Secrets to professional success
The LAU Byblos Dean of Students Office kicks off a new lecture series on professional development.
“Goal setting is the most important skill anyone could ever learn,” Samir Zehil, founder of Wydner Coaches & Associates consulting group, stressed to students at LAU Byblos February 24 during the launching event of a new lecture series on professional development.
“But before setting any goals,” Zehil cautioned, “ask yourself: ‘Do I have the intense burning desire for this goal?’” If not, your goal will probably not succeed, he added.
The presentation, titled “New Thinking Patterns,” went beyond basic tips and tricks to improve your job outlook. In just over an hour, Zehil spread the feeling of assurance and confidence in his pronouncements, driven by conviction and supported by credible studies.
He told students to set goals that are both challenging and realistic, and perhaps most importantly, to write them down. “A goal that is not written down is merely a wish or a fantasy,” he said.
In order to achieve those goals, it is also critical to set measurements and deadlines. Finally, an individual must set goals in line with the seven pillars of life: peace of mind; health and energy; loving relationships; financial independence; personal desires; professional desires; and self-improvement.
He pleaded with students to invest in self-improvement, noting that a 1999 study conducted by Stanford University attributed 87 percent of success to character, and only 13 percent to technical skills.
“Your character is built in. You can’t change it, but you can fine-tune it,” he said.
Zehil challenged students to examine their characters through certain indicators, such as by checking how they deal with people in less fortunate circumstances or in lower social strata.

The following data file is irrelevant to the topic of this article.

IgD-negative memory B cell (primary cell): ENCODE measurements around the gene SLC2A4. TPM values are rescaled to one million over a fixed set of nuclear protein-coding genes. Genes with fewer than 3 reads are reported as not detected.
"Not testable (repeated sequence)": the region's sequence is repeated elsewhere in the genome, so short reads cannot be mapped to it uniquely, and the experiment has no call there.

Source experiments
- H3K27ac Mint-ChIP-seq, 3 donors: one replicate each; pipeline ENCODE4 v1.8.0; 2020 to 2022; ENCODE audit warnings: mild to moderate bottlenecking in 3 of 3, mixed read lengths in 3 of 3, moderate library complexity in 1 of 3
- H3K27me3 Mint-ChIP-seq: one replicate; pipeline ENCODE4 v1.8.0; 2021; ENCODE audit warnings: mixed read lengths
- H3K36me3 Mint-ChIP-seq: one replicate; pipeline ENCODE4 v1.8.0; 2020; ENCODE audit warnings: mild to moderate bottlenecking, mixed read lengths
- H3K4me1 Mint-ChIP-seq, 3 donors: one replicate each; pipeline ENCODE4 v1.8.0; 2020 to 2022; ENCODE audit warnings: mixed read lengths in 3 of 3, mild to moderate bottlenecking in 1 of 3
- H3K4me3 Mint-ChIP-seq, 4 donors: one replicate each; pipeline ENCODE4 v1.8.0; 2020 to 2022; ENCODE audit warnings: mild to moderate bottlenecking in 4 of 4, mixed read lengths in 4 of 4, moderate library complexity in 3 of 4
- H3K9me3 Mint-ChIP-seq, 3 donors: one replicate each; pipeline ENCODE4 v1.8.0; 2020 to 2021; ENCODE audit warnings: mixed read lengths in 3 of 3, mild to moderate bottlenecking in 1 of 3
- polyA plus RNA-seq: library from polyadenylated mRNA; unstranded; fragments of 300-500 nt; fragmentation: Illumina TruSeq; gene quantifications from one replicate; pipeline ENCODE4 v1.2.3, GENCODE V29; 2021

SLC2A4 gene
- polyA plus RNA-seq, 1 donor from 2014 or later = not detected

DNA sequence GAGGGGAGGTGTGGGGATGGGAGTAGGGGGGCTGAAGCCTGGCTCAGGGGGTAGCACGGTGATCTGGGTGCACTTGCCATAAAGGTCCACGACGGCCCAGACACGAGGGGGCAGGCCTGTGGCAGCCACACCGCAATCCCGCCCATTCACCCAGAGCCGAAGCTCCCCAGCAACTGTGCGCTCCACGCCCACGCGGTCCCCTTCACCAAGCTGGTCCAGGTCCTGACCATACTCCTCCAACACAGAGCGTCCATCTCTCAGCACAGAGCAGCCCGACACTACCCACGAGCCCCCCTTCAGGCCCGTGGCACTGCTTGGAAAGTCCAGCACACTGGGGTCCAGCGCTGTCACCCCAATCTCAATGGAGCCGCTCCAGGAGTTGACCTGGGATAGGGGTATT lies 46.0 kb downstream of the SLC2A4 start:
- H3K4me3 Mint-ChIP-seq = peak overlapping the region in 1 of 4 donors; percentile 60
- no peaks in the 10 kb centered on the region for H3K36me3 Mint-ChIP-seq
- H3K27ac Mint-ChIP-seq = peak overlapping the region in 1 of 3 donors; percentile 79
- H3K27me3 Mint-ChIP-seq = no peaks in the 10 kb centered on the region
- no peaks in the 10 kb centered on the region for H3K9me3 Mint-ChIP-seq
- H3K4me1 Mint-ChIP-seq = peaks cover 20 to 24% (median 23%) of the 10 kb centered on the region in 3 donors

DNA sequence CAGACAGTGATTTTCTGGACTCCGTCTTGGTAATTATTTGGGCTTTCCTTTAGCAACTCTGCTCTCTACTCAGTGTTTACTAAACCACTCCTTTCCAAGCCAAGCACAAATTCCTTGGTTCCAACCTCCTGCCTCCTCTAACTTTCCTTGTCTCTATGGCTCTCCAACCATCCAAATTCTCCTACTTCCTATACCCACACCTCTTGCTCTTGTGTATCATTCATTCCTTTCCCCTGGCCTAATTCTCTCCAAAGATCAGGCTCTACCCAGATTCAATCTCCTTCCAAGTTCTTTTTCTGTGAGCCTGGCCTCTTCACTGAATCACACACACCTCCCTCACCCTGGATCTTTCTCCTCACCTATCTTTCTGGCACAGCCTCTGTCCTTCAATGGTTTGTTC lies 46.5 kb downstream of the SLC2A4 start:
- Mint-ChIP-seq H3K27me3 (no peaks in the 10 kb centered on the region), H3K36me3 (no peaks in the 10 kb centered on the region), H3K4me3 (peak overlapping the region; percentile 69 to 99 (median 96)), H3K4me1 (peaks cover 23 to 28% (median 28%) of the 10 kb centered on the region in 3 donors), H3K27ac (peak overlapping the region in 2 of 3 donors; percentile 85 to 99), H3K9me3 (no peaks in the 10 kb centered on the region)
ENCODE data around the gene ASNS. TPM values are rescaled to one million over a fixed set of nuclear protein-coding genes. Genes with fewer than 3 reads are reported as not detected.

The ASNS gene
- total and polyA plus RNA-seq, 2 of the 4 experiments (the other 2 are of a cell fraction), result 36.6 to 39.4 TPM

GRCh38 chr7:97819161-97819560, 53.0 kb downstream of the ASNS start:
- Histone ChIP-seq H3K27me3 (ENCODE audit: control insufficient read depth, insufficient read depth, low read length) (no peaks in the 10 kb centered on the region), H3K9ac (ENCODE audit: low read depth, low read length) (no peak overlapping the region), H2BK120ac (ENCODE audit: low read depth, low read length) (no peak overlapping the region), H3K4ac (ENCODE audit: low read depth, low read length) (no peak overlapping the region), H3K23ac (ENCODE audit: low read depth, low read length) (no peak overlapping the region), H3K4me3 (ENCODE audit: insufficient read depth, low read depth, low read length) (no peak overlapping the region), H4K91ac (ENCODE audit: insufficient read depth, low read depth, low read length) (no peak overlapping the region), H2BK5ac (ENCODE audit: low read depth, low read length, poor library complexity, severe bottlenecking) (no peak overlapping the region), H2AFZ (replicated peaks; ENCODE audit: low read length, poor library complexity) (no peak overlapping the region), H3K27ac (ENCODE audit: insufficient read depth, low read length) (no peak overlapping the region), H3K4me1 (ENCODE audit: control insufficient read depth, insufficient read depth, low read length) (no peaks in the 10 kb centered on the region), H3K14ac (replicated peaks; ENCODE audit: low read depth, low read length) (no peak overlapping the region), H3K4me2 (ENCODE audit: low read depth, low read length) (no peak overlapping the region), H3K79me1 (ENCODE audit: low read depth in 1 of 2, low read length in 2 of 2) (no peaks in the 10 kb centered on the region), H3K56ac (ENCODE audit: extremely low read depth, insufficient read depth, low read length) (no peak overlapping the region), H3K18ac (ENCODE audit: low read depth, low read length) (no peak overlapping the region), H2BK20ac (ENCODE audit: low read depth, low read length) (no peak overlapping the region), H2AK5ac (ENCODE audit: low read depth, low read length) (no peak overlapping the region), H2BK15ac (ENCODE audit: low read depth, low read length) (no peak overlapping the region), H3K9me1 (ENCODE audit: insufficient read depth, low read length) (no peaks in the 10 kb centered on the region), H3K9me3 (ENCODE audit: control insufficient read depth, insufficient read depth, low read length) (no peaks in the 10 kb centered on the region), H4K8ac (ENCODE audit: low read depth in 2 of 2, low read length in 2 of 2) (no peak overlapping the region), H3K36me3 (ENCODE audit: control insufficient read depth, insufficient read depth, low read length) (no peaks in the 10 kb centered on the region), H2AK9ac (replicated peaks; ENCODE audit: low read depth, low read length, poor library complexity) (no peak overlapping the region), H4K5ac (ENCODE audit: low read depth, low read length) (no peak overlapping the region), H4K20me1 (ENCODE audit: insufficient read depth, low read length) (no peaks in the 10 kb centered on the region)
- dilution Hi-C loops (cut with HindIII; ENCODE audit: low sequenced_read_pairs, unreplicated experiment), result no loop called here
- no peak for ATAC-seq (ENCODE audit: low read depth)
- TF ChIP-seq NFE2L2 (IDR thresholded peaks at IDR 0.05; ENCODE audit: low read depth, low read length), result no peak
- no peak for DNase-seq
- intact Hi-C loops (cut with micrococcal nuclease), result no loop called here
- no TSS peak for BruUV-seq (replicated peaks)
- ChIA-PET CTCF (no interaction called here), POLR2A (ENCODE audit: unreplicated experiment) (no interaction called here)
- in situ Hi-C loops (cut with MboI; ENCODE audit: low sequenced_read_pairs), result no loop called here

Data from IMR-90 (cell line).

Those who disrespect their maids, for example, indicate a poor character whereas a high-ranking manager who can share a cigarette with a low-ranking employee indicates healthy character, Zehil said.
Other indicators of character include a person’s ability to see the good in every situation and person, and the ability to forgive.
The event marks the beginning of a new lecture series organized by the LAU Byblos Dean of Students Office (Career and Placement Services) with a special emphasis on professional development.
Recruitment presentations are a regular feature of the Byblos and Beirut Career and Placement Services offices, but the new series offers a higher-level of commitment and support.
“It’s not enough to help students find jobs,” says Rana Sakr, career guidance officer in Byblos. “We also need to do all we can to make sure they rise and succeed once they enter the job market.”
The next event of the series will take place on March 15 and will focus on non-verbal communication, followed by a presentation on interview skills and CV writing by the BLOM Bank Shabab Program on March 28, and another event on presentation skills by Procter & Gamble on April 19. More presentations may be scheduled in the future.
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